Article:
John Cochran and Shawn Zeller, Congressional Quarterly
Breaking News from the Hispanic Church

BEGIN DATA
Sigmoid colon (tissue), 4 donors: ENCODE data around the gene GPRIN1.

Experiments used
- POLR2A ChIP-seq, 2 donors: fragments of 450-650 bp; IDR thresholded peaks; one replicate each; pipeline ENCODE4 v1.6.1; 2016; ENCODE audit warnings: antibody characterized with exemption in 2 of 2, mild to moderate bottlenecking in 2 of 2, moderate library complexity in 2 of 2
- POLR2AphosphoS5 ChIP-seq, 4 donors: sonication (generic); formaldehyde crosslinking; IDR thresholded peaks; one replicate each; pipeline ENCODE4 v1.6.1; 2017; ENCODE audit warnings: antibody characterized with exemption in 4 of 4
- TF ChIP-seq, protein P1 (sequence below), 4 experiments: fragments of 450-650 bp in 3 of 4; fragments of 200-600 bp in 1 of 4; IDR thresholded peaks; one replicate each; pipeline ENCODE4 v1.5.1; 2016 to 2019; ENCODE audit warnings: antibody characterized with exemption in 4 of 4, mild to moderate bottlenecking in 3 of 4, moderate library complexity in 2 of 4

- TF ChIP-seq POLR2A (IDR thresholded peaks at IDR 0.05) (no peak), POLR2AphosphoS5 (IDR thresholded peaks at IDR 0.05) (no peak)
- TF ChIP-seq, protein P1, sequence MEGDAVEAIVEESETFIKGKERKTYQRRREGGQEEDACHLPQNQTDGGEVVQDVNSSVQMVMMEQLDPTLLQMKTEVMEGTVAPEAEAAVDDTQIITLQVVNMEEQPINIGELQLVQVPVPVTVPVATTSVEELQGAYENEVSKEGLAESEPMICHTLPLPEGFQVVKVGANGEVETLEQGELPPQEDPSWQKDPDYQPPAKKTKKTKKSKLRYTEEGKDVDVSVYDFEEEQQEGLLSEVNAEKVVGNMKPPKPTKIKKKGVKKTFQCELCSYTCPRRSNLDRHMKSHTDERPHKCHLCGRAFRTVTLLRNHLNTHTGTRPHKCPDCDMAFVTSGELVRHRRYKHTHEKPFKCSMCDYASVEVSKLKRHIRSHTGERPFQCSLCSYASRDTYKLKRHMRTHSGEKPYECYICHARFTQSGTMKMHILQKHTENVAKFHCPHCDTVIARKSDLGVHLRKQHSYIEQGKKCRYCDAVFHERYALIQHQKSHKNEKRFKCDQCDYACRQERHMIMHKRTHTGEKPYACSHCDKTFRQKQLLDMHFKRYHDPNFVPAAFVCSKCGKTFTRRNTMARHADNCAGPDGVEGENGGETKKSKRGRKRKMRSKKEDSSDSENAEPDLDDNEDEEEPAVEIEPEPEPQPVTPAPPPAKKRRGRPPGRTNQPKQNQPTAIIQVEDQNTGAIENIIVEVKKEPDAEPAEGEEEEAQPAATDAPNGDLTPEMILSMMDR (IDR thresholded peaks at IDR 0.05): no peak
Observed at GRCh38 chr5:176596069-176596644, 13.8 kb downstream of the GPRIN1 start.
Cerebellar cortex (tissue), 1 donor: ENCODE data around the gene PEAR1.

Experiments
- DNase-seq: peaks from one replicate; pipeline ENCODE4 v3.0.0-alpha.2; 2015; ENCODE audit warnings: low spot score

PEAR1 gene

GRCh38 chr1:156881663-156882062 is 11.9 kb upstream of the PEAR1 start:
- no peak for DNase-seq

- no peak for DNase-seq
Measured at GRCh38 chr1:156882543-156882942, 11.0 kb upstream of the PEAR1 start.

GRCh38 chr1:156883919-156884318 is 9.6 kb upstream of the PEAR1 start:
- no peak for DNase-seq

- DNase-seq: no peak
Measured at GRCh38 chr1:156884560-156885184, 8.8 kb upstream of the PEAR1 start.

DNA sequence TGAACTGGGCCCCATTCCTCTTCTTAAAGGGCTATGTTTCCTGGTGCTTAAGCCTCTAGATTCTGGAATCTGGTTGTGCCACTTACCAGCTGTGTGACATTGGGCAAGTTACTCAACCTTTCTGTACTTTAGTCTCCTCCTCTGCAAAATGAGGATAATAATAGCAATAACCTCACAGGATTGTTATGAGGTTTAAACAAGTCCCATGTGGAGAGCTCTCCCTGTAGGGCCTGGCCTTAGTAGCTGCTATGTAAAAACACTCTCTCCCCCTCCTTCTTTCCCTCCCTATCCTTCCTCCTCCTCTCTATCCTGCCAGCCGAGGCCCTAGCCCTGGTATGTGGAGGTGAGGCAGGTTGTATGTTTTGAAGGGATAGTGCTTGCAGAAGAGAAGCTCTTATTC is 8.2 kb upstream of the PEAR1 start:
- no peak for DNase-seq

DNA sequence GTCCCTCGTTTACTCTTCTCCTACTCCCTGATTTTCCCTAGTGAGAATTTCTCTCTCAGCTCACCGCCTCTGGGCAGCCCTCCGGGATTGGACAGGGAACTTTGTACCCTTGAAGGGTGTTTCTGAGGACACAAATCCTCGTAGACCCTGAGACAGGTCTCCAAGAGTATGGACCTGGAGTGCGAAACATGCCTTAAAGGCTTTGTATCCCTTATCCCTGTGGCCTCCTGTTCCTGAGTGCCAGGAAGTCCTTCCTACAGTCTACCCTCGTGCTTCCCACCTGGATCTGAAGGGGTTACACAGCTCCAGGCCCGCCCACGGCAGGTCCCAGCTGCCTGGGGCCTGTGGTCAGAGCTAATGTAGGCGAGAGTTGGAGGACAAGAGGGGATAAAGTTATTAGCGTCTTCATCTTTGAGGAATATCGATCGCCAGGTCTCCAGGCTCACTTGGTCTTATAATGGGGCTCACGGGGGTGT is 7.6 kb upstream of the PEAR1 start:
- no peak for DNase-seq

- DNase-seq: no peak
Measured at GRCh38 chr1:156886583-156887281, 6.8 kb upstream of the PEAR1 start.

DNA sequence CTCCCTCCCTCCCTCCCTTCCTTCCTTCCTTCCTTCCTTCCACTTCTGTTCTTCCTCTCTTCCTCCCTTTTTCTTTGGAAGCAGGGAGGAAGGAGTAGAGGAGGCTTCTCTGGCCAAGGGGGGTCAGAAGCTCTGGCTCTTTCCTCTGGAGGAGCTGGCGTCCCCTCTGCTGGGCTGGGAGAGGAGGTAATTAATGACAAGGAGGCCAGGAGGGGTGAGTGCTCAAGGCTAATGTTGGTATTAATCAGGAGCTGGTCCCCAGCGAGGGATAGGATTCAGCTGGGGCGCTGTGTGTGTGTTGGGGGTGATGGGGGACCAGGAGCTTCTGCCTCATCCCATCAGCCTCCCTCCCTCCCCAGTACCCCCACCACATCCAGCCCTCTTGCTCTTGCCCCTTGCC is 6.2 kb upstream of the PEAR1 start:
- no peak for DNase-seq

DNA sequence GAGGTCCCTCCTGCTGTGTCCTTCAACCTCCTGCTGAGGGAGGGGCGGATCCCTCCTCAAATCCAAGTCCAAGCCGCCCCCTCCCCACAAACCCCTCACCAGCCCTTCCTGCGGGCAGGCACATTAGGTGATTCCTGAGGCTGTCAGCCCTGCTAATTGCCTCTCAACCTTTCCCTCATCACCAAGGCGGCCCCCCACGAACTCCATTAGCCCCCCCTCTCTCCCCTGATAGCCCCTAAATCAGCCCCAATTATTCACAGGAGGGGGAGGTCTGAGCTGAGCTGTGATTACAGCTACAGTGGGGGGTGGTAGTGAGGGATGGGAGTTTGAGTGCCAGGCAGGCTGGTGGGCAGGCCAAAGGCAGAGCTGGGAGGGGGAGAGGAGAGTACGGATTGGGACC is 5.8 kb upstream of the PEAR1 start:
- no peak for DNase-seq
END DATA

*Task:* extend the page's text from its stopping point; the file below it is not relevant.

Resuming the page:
March 27, 2006 As if the broad divide over immigration weren’t complicated enough for the different factions of Republicans, the internecine politics gets even more baroque: A core constituency of the party — religious voters — is itself fractured over the moral questions of how the United States ought to respond to the wave of illegal immigrants. U.S. Catholic bishops, leaders of an important religious group that the GOP has been working hard to win over, call for compassion and understanding for illegal immigrants — and denounce as uncharitable and short-sighted a House-passed bill that focuses solely on border enforcement. So, too, are leaders of World Relief, an aid organization founded by the conservative National Association of Evangelicals, advocating a more Samaritan-like approach. To make its case, World Relief quotes the Book of Leviticus: “The alien living with you must be treated as one of your native-born. Love him as yourself. . . .” Then again, other evangelicals, Catholics and religious people just as passionately argue the other side. Their priority is strengthening the borders and cracking down on illegal immigration, which they say threatens the welfare of families here who have followed the rules, including the working-poor. Conservative commentator Phyllis Schlafly, a Catholic, has written that any “amnesty” for illegal immigrants, including a guest worker program, such as the one proposed by President Bush, is “immoral.” Immigration, unlike abortion, is not a top-tier concern for this constituency. Some of the biggest names on the religious right, such as James Dobson of Focus on the Family, have stayed on the sidelines, saying they need to stick with the moral family issues closest to their mission. But there are strong feelings among other conservative religious leaders on both sides of the debate. And that further complicates the calculus for congressional Republicans, who need every last vote they can get in this November’s midterm elections. Stand one way, and they anger religious conservatives who see things the way Schlafly does. Choose the other side, and they turn off other evangelicals and, perhaps most important, Catholics, with whom they have begun to make successful inroads. Catholics are still sharply divided politically, “so even secondary issues could make a difference” in the GOP’s efforts to make them a part of their coalition, says political scientist John Green of the University of Akron. The divisions among Christian conservative leaders reflect the conflicted feelings of religion-minded voters. In January, the Pew Research Center for the People & the Press reported that 64 percent of white evangelicals surveyed said that making it tougher for illegal immigrants to enter the United States should be a top priority. And yet, another Pew survey last year also found members of large religious communities, including evangelicals, “all over the block” in their views toward immigrants, as Green puts it. World Relief is not a left-wing group, outside the mainstream of the evangelical world. Its founder, the National Association of Evangelicals, is the umbrella group for traditionally conservative churches that together claim 30 million congregants. If the issue is politically complicated, there’s also nothing easy about it morally, says conservative Christian leader Gary L. Bauer. The poor families now here legally, who have to compete with illegal immigrants for low-skilled jobs, also have a claim on the conscience of the public, he says. “The justice argument is very muddled at that point.” Some conservative Christians argue that illegal immigration hurts all families by straining the health care system, schools and law enforcement. Assisting illegal immigrants or allowing them to become legal once they have slipped in illegally also encourages law-breaking, something that’s counter to Christian morality, they say. God “would never condone law-breaking,” says Sadie Fields, state chair of the Christian Coalition of Georgia. What Should a Christian Do? Jenny Hwang of World Relief’s refugee and immigration program says no one supports illegal immigration, and everyone wants the borders secured. But policy makers should recognize the human toll of an immigration system that has long been broken, she says. Last fall, that group, the Catholic bishops and others signed a statement calling for a legal, orderly way for migrants to enter and find work. They also want measures allowing “hard-working immigrants who are already contributing to this country to come out of the shadows” and work toward becoming legal residents. They are not talking about amnesty, Hwang says: Immigrants should have to go to the back of the line, pay heavy fines and otherwise earn legal status over time. Richard Land, a leader of the conservative Southern Baptists, says his denomination might be open to such measures, as long as the border is secure and illegal immigrants aren’t getting a free pass. Land, the bishops and others also criticize the House border security bill for, among other things, making it a crime to assist people known to be illegal, something they say would make criminals of Christians trying to do their religious duty to the needy. For the bishops, there’s an added, institutional imperative to this fight: Many Hispanic immigrants are Catholics themselves. Many are also conservatives, argues Samuel Rodriguez Jr., a conservative evangelical minister and head of the National Hispanic Christian Leadership Conference. That means it’s in the interests of both religious conservatives and the GOP to get behind initiatives to put them on the path to becoming citizens, he says. Polls show that Hispanic immigrants support the social conservative line on abortion and same-sex relationship, among other hot-button social issues. If the GOP turns its back on them, the party risks “alienating, not just for a generation, but forever, the fastest-growing face of the traditionalist conservative voting bloc,” says Rodriguez.